Bishop George Bloomer Warns That Benny Hinn must clarify tithing teachings or offer ‘refund’ to those he misled
Bishop George Bloomer responded to televangelist Benny Hinn's recent rejection of the prosperity gospel and said that the famed televangelist needs to clarify what the Bible says about tithes and offerings or offer a refund to the millions he misled.
On Sunday, the pastor and founder of Bethel Family Worship Center shared his thoughts on Hinn, who last week seemingly renounced the prosperity gospel, which teaches that God rewards active faith with health and wealth. Hinn has taught the controversial doctrine since the 1980s and made millions.
Bloomer said that in his own ministry, he has “from time to time” read Scripture and come to a new revelation or understanding of an ancient text.
“Before running out and sharing it with everyone, I go over it and then I make my apologies,” he said. “So I'm not bothered by new revelations, I'm not bothered by maturing and coming to a brand new understanding. I'm not bothered by a person having a personal conviction about something that they're doing and want to correct it. I'm not bothered by that.”
However, the bishop said if he discovers that what he’s taught over the last 20 years on any given topic is “wrong,” then he owes a refund to every person he misled.
“I owe them a refund ... if I am a shyster, if I am selling a product and the product that I am selling is flawed,” he emphasized.
Bloomer explained that the idea of tithing is biblical: “Whenever I need something from God, I never go to the Lord empty-handed,” he said. “The Bible declares that a portion of our dough shall be placed into the hand of the priest so that the glory of the Lord would not depart from this house.”
“The foundations of what we believe is based in, predicated upon giving,” he continued. “For God so loved the world that He gave his only begotten Son and required the same thing from Abraham to offer his son Isaac, his only son, up.”
The bishop clarified he’s not saying the prosperity gospel is “all right” or “all wrong,” adding: “What I'm saying is that there are bad people everywhere.”
“[They] had police officers, they had sheriffs, bad judges, bad preachers, bad Christians everywhere,” he said. “But it doesn't mean that everything is off because of that.”
“Listen to me, there are crooks and charlatans out there everywhere. But I tell you this, the Scriptures tell us that blessed is the cheerful giver.”
There a number of tithes and offerings outlined in the Bible, the pastor said, from freewill and sacrificial offerings to sin and repentance offerings.
“Whatever offering you fit into, the God that we serve has established His kingdom on this principle. As long as the earth remains, there will be seedtime and harvest,” he declared.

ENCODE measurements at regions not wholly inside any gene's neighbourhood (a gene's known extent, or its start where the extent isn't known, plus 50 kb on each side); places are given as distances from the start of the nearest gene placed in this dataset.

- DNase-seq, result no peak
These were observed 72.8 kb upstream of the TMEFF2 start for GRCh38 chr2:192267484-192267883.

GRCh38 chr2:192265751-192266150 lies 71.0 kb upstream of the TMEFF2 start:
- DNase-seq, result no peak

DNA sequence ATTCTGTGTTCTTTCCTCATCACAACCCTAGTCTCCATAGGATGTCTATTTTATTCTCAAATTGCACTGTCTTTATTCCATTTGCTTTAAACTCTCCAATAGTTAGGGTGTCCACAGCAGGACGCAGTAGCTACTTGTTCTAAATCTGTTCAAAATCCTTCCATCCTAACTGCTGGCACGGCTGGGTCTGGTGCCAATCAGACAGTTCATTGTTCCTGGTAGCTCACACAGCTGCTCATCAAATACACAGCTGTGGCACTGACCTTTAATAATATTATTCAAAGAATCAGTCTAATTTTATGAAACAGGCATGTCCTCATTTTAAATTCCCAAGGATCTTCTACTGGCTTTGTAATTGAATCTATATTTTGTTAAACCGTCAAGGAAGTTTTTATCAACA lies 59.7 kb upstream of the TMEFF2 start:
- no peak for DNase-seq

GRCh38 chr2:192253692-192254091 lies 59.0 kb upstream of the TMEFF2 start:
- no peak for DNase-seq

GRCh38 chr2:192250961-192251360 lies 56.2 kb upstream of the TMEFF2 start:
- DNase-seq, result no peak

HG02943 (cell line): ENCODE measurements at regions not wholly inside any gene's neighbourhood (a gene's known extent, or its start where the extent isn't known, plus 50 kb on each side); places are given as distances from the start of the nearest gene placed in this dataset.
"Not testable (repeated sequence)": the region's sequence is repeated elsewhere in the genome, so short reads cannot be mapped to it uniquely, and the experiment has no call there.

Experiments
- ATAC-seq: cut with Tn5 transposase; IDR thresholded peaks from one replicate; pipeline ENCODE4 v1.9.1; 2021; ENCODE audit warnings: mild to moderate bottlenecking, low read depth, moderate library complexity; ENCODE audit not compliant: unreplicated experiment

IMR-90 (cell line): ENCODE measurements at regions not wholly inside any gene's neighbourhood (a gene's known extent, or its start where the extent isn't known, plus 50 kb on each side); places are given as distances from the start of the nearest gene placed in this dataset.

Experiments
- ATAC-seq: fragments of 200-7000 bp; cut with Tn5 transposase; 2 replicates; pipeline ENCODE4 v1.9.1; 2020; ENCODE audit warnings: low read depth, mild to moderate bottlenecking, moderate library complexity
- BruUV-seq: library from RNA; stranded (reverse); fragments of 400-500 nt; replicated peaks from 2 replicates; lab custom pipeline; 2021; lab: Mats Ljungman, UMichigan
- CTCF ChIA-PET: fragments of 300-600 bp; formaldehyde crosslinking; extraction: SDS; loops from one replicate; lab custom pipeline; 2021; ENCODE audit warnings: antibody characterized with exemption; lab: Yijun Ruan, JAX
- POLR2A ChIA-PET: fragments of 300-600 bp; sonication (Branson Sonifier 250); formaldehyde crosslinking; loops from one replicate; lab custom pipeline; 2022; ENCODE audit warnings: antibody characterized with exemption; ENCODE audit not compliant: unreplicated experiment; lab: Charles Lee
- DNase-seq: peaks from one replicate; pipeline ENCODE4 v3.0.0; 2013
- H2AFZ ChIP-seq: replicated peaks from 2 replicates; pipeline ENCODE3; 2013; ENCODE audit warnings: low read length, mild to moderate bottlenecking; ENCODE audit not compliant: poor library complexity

Bloomer ended his sermon with a message to Benny Hinn: “I say to you, Pastor Benny, on behalf of the clergy around the world, that your convictions are correct, but they're personal. And I just asked you to do one thing: Share with the body of Christ scripturally like I just did, and then we’ll be fine. If not, you owe the body of Christ a refund on all of the thousands and tens of thousands of dollars that you have received from them when you told them that this is the Word of God.”
“I'm waiting on your response,” he concluded.
On September 2, Hinn told his studio audience and those watching online: “I am correcting my own theology and you need to all know it. Because when I read the Bible now, I don’t see the Bible in the same eyes I saw 20 years ago."
“I think it’s an offense to the Lord, it’s an offense to say give $1,000. I think it’s an offense to the Holy Spirit to place a price on the Gospel. I’m done with it. I will never again ask you to give $1,000 or whatever amount because I think the Holy Ghost is just fed up with it.”
This is not the first time Hinn has seemingly backtracked on his teachings. In February 2018, he said in a Facebook Live video that, while he believed the Bible does teach prosperity, “I think some have gone to the extreme with it, sadly.”
“It’s not God’s word that is taught, and I think I’m as guilty as others,” he said in the video. “Sometimes you go a little farther than you really need to go, and then God brings you back to normality and reality.”
The televangelist claimed he had come to believe that prosperity means not “palatial homes and cars,” but rather “no lack.”
“It’s time to live biblically,” he said, adding, “We all want to finish right.”
Costi Hinn, Benny Hinn’s nephew who has publicly criticized the prosperity gospel, said that while he’s “encouraged” by his uncle’s declaration, he's waiting to see “undeniable, lasting fruit that exemplifies genuine repentance.”
“I think you got to sit down and you got to invite some guys in the room who are from outside your camp,” he told The Gospel Coalition in a recent interview. “I think you need to start submitting, and you literally take all the money and all the resources and go OK, what is the one thing, and this would take strategy, and brainstorming, and good wisdom, and prayer. What’s the one thing we can do with what we have left? We’re not going to salvage it all, but we’re not focused on the past anymore. This is repentance.”
“The cleanup process would be years and years,” he acknowledged. “But isn’t that the beauty of revival, and of restoration, and of repentance is?”
Truth, Costi Hinn said, “comes with a cost.”
“That is the picture of restitution. I’m forsaking everything and I’m coming after Jesus no matter what,” he added.